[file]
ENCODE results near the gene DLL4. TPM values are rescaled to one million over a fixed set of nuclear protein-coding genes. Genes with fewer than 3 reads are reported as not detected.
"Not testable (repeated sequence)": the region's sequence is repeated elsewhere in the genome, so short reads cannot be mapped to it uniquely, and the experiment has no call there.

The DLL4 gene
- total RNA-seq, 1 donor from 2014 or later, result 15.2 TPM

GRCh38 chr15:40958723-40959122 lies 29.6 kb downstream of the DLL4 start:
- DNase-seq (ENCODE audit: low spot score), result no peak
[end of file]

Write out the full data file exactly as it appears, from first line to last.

ENCODE results near the gene DLL4. TPM values are rescaled to one million over a fixed set of nuclear protein-coding genes. Genes with fewer than 3 reads are reported as not detected.
"Not testable (repeated sequence)": the region's sequence is repeated elsewhere in the genome, so short reads cannot be mapped to it uniquely, and the experiment has no call there.

The DLL4 gene
- total RNA-seq, 1 donor from 2014 or later, result 15.2 TPM

GRCh38 chr15:40958723-40959122 lies 29.6 kb downstream of the DLL4 start:
- DNase-seq (ENCODE audit: low spot score), result no peak